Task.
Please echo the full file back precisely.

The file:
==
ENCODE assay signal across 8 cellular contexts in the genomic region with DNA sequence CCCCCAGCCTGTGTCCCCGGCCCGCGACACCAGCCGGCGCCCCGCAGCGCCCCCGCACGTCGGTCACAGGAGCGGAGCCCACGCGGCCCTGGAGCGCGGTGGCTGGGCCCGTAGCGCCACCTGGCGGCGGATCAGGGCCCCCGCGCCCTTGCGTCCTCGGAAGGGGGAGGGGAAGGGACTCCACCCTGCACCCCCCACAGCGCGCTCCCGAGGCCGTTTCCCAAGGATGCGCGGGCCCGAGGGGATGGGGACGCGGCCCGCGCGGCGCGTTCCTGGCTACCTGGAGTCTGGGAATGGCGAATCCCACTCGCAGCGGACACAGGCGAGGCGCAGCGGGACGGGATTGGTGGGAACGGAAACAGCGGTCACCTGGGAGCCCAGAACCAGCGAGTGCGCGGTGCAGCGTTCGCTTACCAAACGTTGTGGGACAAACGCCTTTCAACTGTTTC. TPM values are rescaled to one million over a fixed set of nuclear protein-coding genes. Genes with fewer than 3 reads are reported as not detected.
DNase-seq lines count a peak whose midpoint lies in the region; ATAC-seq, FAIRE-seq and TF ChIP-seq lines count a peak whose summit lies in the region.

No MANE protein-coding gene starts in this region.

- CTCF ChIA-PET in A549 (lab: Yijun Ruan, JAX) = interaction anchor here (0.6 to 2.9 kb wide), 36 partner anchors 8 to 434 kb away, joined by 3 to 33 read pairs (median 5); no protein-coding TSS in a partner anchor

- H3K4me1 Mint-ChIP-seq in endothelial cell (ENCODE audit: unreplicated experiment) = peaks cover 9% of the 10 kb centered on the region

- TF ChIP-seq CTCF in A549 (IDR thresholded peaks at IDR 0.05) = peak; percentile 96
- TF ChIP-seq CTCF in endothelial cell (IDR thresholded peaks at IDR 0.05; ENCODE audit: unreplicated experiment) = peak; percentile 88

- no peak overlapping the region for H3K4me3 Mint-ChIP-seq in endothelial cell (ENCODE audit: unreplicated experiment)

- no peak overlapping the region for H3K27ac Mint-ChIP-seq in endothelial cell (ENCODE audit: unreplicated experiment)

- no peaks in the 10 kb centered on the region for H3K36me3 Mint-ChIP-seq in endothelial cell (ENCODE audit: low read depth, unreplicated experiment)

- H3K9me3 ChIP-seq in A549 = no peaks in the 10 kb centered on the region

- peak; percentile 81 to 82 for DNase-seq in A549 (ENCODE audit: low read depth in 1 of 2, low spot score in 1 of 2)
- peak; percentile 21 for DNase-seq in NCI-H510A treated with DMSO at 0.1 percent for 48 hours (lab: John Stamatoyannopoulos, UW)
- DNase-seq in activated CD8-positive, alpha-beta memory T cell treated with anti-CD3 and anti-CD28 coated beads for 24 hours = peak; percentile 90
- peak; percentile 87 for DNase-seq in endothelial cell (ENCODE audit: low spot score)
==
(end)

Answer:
ENCODE assay signal across 8 cellular contexts in the genomic region with DNA sequence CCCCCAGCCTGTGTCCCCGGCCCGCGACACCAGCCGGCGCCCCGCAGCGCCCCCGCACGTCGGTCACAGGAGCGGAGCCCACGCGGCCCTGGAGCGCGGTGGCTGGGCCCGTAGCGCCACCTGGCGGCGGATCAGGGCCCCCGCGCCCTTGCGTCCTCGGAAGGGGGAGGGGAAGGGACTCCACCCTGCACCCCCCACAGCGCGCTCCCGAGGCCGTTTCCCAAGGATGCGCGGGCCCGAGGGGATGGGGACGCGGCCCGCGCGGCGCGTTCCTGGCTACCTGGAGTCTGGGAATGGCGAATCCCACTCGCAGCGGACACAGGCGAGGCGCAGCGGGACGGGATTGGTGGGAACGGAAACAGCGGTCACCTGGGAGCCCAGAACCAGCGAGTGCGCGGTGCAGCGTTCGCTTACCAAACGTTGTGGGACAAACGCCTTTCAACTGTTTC. TPM values are rescaled to one million over a fixed set of nuclear protein-coding genes. Genes with fewer than 3 reads are reported as not detected.
DNase-seq lines count a peak whose midpoint lies in the region; ATAC-seq, FAIRE-seq and TF ChIP-seq lines count a peak whose summit lies in the region.

No MANE protein-coding gene starts in this region.

- CTCF ChIA-PET in A549 (lab: Yijun Ruan, JAX) = interaction anchor here (0.6 to 2.9 kb wide), 36 partner anchors 8 to 434 kb away, joined by 3 to 33 read pairs (median 5); no protein-coding TSS in a partner anchor

- H3K4me1 Mint-ChIP-seq in endothelial cell (ENCODE audit: unreplicated experiment) = peaks cover 9% of the 10 kb centered on the region

- TF ChIP-seq CTCF in A549 (IDR thresholded peaks at IDR 0.05) = peak; percentile 96
- TF ChIP-seq CTCF in endothelial cell (IDR thresholded peaks at IDR 0.05; ENCODE audit: unreplicated experiment) = peak; percentile 88

- no peak overlapping the region for H3K4me3 Mint-ChIP-seq in endothelial cell (ENCODE audit: unreplicated experiment)

- no peak overlapping the region for H3K27ac Mint-ChIP-seq in endothelial cell (ENCODE audit: unreplicated experiment)

- no peaks in the 10 kb centered on the region for H3K36me3 Mint-ChIP-seq in endothelial cell (ENCODE audit: low read depth, unreplicated experiment)

- H3K9me3 ChIP-seq in A549 = no peaks in the 10 kb centered on the region

- peak; percentile 81 to 82 for DNase-seq in A549 (ENCODE audit: low read depth in 1 of 2, low spot score in 1 of 2)
- peak; percentile 21 for DNase-seq in NCI-H510A treated with DMSO at 0.1 percent for 48 hours (lab: John Stamatoyannopoulos, UW)
- DNase-seq in activated CD8-positive, alpha-beta memory T cell treated with anti-CD3 and anti-CD28 coated beads for 24 hours = peak; percentile 90
- peak; percentile 87 for DNase-seq in endothelial cell (ENCODE audit: low spot score)